On 3 Jan 2008, at 3:40 AM, Jens Blanck wrote:

> The normal view taken by Haskellers is that the denotations of
> Haskell types are CPPOs.


>  So:
> (1) Must be monotone
> (2) Must be continuous

Could you please define what you mean by those terms
in this context?

> (Needn't be strict, even though that messes up the resulting category
> substantially).

I'm not convinced that the category is all that "messed up".

Well, no coproducts (Haskell uses a lifted version of the coproduct from CPO). Of course, Haskell makes things even worse by lifting the product and exponential objects, as well, which come to think of it is unnecessary even in the category of CPPOs and not necessarily strict continuous functions.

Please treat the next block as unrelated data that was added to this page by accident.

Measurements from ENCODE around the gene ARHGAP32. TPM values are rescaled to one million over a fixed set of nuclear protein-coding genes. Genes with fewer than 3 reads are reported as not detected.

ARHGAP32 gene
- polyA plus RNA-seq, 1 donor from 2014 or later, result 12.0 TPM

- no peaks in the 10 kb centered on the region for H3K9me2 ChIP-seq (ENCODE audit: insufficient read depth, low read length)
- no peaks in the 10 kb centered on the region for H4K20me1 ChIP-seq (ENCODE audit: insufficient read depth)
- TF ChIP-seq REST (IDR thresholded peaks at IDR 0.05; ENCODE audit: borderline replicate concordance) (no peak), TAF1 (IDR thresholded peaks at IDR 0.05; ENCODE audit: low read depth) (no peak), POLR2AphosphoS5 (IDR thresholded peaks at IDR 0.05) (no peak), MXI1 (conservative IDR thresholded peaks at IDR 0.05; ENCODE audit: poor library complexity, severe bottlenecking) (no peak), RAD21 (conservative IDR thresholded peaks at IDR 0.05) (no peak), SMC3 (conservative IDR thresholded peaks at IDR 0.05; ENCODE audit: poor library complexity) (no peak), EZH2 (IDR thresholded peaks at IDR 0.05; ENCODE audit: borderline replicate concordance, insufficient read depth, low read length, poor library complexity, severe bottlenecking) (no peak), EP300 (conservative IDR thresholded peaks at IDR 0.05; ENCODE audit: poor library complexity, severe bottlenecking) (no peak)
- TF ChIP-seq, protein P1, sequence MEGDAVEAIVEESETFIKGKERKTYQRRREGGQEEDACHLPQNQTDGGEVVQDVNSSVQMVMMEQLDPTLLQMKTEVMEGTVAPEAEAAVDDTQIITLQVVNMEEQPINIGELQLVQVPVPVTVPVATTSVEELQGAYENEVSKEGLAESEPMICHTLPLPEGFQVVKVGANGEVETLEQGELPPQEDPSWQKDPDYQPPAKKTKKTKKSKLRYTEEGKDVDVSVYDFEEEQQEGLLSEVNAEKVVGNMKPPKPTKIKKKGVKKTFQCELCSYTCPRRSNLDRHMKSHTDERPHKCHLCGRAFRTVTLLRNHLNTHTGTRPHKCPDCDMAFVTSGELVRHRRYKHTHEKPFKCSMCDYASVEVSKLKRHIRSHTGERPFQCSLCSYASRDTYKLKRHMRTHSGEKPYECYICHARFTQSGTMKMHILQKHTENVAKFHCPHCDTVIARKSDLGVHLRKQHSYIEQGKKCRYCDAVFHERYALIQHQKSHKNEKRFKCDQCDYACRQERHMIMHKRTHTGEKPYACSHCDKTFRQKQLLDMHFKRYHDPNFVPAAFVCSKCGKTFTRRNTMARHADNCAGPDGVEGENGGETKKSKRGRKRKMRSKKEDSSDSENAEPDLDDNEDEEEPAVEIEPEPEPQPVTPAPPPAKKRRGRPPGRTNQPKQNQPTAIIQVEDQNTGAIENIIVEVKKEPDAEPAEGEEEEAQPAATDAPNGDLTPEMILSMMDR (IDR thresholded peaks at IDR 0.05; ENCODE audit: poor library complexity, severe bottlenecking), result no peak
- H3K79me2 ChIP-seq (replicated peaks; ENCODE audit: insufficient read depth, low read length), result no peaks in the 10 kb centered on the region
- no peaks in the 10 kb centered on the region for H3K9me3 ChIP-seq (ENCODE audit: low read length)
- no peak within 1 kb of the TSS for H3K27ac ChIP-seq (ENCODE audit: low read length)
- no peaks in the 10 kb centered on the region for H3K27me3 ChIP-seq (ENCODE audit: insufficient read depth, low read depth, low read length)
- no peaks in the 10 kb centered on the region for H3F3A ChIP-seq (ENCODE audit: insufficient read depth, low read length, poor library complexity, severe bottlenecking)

The extra P would stand for "pointed" (has a least element, bottom), this is common in some communities. To me though, a cpo (complete partial order) is closed under directed suprema and the empty set is directed so bottom is already required.

Not so. A set is directed iff every finite subset has an upper bound in the set; {} is finite, so it must have an upper bound in the set. So directed sets must be non-empty. (So CPOs needn't be pointed).


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